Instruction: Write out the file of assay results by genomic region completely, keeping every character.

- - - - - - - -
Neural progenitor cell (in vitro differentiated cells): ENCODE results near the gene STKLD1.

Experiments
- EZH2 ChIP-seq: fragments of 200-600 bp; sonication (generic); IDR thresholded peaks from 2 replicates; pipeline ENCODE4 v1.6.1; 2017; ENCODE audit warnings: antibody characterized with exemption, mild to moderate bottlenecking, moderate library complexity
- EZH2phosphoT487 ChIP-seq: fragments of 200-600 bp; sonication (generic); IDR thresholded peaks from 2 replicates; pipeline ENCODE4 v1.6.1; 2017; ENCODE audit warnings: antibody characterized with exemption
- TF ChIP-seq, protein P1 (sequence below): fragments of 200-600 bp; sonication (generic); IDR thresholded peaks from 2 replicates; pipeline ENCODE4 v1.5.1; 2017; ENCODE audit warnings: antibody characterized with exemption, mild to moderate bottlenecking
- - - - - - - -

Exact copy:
Neural progenitor cell (in vitro differentiated cells): ENCODE results near the gene STKLD1.

Experiments
- EZH2 ChIP-seq: fragments of 200-600 bp; sonication (generic); IDR thresholded peaks from 2 replicates; pipeline ENCODE4 v1.6.1; 2017; ENCODE audit warnings: antibody characterized with exemption, mild to moderate bottlenecking, moderate library complexity
- EZH2phosphoT487 ChIP-seq: fragments of 200-600 bp; sonication (generic); IDR thresholded peaks from 2 replicates; pipeline ENCODE4 v1.6.1; 2017; ENCODE audit warnings: antibody characterized with exemption
- TF ChIP-seq, protein P1 (sequence below): fragments of 200-600 bp; sonication (generic); IDR thresholded peaks from 2 replicates; pipeline ENCODE4 v1.5.1; 2017; ENCODE audit warnings: antibody characterized with exemption, mild to moderate bottlenecking